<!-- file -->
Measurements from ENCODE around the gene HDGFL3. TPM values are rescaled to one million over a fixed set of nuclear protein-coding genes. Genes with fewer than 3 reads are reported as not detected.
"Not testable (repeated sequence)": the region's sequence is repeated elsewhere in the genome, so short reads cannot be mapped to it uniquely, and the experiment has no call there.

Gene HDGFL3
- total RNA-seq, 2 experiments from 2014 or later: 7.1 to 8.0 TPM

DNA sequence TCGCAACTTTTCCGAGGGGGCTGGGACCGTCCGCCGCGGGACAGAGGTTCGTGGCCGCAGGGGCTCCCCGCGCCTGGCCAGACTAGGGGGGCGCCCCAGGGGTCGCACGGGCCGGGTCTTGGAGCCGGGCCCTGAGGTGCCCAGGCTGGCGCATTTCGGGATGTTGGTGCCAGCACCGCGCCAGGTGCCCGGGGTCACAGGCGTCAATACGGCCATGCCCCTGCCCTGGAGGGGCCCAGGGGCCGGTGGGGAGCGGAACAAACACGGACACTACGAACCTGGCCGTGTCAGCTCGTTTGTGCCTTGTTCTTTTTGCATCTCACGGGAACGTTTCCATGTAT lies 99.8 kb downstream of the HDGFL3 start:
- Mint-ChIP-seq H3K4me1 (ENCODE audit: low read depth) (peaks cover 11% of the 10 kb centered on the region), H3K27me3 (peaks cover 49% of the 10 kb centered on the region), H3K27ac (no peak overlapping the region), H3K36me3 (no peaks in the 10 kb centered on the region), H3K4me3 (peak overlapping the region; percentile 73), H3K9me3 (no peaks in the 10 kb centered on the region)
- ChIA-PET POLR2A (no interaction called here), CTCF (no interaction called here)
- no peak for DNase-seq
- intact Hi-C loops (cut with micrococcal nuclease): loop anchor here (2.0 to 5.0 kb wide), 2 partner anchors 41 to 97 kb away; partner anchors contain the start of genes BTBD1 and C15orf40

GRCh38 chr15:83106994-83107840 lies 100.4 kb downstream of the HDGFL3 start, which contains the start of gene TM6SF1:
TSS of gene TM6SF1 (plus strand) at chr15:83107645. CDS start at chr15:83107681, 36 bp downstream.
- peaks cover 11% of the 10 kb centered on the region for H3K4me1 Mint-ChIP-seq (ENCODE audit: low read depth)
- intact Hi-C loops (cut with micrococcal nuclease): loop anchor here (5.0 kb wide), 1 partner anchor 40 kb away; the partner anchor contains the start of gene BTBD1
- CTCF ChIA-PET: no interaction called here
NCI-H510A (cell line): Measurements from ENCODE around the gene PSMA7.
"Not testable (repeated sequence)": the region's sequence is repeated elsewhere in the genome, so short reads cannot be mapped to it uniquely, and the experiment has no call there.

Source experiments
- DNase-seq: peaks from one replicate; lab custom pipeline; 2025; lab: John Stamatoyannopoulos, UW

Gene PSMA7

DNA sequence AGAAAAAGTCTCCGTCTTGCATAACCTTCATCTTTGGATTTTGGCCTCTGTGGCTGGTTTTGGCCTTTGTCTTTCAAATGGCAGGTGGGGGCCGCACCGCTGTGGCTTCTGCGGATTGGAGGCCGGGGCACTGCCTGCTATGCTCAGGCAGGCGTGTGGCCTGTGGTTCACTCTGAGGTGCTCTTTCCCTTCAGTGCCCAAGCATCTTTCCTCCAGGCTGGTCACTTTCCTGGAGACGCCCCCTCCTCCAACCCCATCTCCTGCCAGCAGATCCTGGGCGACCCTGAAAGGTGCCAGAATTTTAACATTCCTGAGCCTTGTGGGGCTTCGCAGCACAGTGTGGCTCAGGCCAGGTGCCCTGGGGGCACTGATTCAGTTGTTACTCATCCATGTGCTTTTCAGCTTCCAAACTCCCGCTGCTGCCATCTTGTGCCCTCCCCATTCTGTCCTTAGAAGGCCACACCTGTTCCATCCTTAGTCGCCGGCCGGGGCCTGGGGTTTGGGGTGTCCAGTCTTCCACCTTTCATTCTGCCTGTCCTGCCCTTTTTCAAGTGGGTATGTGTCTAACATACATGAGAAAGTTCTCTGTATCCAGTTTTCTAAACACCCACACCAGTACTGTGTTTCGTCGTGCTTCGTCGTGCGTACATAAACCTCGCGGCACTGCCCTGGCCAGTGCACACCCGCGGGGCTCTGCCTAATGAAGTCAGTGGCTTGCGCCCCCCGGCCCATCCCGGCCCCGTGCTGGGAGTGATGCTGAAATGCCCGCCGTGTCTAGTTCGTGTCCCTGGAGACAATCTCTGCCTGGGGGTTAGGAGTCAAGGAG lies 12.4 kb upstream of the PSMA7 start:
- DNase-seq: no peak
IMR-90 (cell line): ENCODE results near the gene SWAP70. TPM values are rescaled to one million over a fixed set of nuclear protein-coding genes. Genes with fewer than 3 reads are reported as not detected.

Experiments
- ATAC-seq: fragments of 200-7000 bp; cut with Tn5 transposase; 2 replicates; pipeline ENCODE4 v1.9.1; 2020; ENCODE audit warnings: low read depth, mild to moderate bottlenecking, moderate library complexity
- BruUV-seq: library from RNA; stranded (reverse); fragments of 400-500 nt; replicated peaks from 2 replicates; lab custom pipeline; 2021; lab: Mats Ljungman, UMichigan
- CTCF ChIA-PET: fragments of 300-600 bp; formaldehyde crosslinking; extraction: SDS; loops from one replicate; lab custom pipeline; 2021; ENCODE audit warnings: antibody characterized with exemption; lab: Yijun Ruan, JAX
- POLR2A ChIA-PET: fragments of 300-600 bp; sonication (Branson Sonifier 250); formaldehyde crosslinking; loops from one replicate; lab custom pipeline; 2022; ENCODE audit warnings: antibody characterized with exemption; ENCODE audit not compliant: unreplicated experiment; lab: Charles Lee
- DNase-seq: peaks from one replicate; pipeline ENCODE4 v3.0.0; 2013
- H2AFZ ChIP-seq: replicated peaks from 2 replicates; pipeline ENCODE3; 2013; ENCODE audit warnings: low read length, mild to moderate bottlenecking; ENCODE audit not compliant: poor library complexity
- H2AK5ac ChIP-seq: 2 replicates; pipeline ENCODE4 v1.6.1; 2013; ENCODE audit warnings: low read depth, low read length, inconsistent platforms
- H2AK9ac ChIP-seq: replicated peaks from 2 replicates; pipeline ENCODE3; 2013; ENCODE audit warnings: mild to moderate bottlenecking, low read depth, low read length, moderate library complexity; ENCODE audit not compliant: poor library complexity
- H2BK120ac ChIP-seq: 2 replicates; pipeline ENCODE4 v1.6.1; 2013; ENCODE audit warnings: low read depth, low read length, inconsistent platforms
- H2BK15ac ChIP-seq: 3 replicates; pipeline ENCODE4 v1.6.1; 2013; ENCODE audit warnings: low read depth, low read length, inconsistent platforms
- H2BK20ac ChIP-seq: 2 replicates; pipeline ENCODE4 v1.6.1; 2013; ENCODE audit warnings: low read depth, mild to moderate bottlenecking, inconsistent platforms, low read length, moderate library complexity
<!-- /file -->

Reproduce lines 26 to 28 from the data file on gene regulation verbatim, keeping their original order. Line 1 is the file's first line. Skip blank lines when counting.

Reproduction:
- CTCF ChIA-PET: fragments of 300-600 bp; formaldehyde crosslinking; extraction: SDS; loops from one replicate; lab custom pipeline; 2021; ENCODE audit warnings: antibody characterized with exemption; lab: Yijun Ruan, JAX
- POLR2A ChIA-PET: fragments of 300-600 bp; sonication (Branson Sonifier 250); formaldehyde crosslinking; loops from one replicate; lab custom pipeline; 2022; ENCODE audit warnings: antibody characterized with exemption; ENCODE audit not compliant: unreplicated experiment; lab: Charles Lee
- DNase-seq: peaks from one replicate; pipeline ENCODE4 v3.0.0; 2013